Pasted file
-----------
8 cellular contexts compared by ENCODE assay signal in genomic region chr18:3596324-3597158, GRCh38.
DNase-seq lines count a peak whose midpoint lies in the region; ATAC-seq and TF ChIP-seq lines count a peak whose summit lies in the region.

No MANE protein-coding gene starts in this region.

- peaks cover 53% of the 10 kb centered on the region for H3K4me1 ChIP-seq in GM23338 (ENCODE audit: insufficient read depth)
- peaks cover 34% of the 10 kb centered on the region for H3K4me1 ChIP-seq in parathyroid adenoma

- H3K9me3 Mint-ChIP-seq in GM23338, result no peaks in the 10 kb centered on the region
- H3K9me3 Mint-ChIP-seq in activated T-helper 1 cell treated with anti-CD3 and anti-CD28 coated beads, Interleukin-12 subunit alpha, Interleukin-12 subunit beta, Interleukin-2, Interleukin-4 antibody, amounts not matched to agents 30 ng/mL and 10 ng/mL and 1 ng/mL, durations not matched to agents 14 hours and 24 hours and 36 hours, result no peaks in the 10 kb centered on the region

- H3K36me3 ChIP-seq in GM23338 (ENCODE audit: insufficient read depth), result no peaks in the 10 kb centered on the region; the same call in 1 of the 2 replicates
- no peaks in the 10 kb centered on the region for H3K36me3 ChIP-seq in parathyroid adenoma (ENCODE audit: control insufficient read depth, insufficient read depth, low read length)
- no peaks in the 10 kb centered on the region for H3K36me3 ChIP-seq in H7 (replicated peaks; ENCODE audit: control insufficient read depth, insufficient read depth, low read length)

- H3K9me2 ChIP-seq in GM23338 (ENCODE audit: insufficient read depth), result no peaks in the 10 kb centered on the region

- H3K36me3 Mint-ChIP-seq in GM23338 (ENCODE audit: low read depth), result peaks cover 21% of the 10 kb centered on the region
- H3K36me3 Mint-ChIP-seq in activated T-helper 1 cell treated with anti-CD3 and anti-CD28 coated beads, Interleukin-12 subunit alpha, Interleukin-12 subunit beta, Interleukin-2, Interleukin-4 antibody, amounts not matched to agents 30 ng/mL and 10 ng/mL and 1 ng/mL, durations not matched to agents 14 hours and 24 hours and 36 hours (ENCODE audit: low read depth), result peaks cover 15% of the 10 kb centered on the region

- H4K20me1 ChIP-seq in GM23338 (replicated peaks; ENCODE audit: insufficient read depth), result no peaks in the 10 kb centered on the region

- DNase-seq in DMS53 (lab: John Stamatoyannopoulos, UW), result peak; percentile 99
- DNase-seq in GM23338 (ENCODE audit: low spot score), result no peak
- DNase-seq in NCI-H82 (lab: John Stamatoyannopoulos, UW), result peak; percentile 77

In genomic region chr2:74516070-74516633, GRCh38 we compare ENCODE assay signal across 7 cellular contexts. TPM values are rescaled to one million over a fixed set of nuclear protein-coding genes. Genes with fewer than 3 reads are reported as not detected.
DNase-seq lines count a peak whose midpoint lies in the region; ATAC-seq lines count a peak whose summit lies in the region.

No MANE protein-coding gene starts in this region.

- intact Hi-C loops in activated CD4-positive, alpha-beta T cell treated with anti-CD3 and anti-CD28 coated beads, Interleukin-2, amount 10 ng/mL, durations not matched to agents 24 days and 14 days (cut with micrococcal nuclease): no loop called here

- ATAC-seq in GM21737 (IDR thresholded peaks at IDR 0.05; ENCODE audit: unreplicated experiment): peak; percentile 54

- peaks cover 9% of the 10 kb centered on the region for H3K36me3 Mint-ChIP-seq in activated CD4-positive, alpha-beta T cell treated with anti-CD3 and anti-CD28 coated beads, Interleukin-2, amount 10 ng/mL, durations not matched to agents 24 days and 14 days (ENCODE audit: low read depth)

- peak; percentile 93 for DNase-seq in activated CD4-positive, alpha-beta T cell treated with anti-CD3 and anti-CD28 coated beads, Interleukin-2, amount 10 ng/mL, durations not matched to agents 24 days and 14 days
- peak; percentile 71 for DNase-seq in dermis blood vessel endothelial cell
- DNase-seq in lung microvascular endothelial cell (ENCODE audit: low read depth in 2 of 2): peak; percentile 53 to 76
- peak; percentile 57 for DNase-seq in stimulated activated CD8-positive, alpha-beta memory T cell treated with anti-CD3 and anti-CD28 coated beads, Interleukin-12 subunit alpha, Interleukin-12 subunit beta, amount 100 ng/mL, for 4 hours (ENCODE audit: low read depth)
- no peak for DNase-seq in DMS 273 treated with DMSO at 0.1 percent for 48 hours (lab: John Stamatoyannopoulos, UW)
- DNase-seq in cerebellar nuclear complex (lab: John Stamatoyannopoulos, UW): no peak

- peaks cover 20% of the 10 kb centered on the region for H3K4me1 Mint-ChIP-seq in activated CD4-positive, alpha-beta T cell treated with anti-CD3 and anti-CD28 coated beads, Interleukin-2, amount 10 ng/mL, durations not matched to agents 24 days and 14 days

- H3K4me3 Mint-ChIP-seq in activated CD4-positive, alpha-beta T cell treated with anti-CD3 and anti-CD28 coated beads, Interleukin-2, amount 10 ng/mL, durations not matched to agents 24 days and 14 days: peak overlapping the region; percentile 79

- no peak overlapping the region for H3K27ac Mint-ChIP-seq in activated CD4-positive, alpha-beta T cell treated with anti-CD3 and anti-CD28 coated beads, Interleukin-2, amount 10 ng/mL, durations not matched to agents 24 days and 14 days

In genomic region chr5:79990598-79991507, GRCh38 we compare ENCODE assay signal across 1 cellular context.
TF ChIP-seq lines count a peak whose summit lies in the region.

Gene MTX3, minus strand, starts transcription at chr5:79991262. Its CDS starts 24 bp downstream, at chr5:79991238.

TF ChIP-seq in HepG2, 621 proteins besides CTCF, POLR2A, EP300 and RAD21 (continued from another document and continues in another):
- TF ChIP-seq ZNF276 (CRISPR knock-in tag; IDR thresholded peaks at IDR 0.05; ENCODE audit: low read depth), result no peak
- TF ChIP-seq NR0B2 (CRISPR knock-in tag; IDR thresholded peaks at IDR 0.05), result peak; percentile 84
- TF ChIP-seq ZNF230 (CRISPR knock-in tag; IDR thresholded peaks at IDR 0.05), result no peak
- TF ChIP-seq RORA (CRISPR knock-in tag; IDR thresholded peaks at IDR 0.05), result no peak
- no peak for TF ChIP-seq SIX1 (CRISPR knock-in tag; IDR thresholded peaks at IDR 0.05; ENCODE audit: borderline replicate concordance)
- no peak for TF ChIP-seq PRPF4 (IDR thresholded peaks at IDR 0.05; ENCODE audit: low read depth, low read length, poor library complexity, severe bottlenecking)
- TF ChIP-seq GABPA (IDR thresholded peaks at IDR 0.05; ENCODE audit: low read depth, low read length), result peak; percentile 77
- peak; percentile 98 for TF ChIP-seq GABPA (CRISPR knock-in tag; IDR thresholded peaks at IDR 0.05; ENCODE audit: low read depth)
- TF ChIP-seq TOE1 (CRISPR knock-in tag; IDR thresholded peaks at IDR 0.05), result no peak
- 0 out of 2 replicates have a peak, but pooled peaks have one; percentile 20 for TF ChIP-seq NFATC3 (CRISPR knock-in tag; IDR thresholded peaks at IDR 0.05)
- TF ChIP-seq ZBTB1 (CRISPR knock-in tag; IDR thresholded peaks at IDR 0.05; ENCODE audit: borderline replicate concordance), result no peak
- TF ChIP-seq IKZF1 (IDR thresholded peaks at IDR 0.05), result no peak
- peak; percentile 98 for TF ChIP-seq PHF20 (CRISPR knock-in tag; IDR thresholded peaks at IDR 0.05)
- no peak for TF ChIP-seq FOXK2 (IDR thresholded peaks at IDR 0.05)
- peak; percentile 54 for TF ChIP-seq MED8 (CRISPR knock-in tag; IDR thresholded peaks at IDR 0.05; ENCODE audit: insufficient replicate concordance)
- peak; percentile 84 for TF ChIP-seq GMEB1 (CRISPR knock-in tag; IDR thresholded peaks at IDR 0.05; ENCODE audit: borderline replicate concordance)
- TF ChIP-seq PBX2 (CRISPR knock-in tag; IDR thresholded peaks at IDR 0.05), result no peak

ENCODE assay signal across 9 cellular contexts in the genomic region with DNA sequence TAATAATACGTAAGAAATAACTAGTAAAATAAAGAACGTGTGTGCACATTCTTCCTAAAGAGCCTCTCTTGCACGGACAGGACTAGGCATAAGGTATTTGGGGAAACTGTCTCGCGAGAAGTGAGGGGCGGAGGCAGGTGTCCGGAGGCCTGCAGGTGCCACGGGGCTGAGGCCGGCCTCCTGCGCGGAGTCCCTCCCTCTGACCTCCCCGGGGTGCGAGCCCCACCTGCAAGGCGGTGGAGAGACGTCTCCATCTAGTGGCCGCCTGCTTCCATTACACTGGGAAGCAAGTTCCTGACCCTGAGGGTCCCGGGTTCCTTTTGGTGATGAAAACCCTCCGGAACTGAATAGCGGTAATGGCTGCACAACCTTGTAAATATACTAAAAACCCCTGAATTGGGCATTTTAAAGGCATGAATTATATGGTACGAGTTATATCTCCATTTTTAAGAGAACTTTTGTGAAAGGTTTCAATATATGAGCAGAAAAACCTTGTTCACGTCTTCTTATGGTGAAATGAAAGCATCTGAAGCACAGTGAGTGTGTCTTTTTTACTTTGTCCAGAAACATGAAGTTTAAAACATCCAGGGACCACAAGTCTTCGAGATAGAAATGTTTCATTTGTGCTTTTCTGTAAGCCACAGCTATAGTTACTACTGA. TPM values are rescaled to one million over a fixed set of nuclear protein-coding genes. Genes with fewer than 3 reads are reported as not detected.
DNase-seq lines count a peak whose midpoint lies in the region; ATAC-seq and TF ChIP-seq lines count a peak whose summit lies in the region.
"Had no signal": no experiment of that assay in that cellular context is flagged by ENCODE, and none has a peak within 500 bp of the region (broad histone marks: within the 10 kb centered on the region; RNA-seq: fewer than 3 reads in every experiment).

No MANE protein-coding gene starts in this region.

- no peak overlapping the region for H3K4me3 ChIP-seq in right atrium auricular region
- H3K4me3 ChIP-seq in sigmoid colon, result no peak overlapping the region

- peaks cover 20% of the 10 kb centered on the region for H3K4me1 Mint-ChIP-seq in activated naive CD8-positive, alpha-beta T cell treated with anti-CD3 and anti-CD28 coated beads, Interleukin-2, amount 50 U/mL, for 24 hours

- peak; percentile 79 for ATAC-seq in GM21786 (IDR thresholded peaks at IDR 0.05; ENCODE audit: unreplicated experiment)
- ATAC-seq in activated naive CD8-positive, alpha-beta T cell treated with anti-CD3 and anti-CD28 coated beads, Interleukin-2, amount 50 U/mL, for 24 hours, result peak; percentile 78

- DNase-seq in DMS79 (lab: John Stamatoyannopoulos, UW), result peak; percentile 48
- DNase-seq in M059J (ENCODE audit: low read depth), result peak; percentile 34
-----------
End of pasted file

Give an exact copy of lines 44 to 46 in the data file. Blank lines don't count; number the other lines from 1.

- peak; percentile 98 for TF ChIP-seq GABPA (CRISPR knock-in tag; IDR thresholded peaks at IDR 0.05; ENCODE audit: low read depth)
- TF ChIP-seq TOE1 (CRISPR knock-in tag; IDR thresholded peaks at IDR 0.05), result no peak
- 0 out of 2 replicates have a peak, but pooled peaks have one; percentile 20 for TF ChIP-seq NFATC3 (CRISPR knock-in tag; IDR thresholded peaks at IDR 0.05)